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Is the brain cortex a fractal?
Neuroimage 20, 1765-1774 (2003)
The notion of fractal has been largely used to describe geometrical properties of complex objects in biology and medicine. In the present study the question is addressed whether the human cerebral cortex is self-similar in a statistical sense, which is commonly referred to as being a fractal. A new calculational method is presented, which is volumetric and based on the fast Fourier transform (FFT) of segmented three-dimensional high-resolution magnetic resonance images. The analysis covers a wide range of spatial scales from the size of the whole cortex to the ultimate pixel size. Results obtained in six subjects confirm the fractal nature of the human cerebral cortex down to a spatial scale of 3 mm. The obtained fractal dimension is D = 2.80 ± 0.05, which is in reasonable agreement with previously reported results. Deployment of FFT enables a simple interpretation of the results and yields a high performance, which is necessary to analyze the entire cortex. Thus the FFT-based analysis of segmented MR images offers a comprehensive approach to study neurodevelopmental and neurodegenerative changes in the fractal geometry of the cerebral cortex.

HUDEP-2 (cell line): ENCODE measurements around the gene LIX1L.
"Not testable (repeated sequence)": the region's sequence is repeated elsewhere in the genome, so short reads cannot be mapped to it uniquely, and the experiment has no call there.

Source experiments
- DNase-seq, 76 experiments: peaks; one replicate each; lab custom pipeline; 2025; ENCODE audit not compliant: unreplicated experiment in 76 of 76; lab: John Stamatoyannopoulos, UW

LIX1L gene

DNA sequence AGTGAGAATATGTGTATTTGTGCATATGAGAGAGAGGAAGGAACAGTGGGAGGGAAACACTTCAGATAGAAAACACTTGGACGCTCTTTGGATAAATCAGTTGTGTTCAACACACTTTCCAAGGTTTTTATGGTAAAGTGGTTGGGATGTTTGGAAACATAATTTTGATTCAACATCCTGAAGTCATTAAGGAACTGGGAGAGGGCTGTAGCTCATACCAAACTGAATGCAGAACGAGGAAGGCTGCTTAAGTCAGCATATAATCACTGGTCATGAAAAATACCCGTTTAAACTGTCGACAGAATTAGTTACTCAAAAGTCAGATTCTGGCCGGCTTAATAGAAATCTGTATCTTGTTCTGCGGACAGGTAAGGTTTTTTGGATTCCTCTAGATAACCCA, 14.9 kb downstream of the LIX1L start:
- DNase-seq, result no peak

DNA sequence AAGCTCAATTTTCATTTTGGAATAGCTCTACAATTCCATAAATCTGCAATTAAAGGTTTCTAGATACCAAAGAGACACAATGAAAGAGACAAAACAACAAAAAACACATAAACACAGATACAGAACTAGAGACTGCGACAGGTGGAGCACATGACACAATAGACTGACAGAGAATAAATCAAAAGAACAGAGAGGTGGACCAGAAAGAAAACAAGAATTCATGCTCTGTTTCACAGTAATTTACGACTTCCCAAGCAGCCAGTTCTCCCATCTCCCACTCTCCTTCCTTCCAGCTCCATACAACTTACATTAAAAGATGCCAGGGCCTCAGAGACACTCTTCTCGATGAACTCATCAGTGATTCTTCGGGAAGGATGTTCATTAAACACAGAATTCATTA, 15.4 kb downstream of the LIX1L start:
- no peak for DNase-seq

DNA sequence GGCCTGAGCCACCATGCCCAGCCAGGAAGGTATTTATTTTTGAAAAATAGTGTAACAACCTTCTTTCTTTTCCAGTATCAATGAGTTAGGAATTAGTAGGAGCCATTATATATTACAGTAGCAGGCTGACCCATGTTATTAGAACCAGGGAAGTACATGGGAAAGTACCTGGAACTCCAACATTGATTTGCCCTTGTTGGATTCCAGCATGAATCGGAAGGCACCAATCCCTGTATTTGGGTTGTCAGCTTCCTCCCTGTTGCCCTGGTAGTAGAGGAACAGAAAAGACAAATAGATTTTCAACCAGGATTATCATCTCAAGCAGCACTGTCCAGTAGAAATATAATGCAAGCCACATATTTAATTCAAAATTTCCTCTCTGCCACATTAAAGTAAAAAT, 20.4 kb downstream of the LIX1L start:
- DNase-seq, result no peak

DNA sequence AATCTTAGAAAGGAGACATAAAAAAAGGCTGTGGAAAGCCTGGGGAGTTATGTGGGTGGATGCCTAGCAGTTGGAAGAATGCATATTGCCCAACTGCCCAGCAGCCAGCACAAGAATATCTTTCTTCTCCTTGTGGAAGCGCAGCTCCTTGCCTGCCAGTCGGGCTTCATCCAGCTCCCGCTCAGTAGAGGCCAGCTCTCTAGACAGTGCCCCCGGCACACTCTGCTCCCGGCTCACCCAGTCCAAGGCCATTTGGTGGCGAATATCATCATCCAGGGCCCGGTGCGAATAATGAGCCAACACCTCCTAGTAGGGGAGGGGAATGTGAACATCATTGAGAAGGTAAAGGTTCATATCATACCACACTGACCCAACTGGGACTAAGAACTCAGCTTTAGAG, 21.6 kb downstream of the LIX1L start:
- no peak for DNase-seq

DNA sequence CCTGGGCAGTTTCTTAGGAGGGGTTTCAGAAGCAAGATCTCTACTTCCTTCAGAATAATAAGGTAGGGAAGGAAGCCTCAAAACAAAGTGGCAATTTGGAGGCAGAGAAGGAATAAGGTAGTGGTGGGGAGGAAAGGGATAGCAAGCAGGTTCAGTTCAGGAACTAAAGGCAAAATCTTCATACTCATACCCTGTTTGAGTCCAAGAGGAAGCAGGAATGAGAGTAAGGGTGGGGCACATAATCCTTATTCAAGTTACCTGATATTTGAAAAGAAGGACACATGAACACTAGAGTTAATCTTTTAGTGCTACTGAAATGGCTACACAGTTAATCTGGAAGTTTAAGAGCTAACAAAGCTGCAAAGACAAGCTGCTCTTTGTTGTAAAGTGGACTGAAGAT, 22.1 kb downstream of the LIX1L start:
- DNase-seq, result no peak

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Publikationstyp Artikel: Journalartikel
Dokumenttyp Wissenschaftlicher Artikel
ISSN (print) / ISBN 1053-8119
Zeitschrift NeuroImage - a Journal of Brain Function
Quellenangaben Band: 20, Heft: 3, Seiten: 1765-1774
Begutachtungsstatus Peer reviewed
Institut(e) Institute of Biomathematics and Biometry (IBB)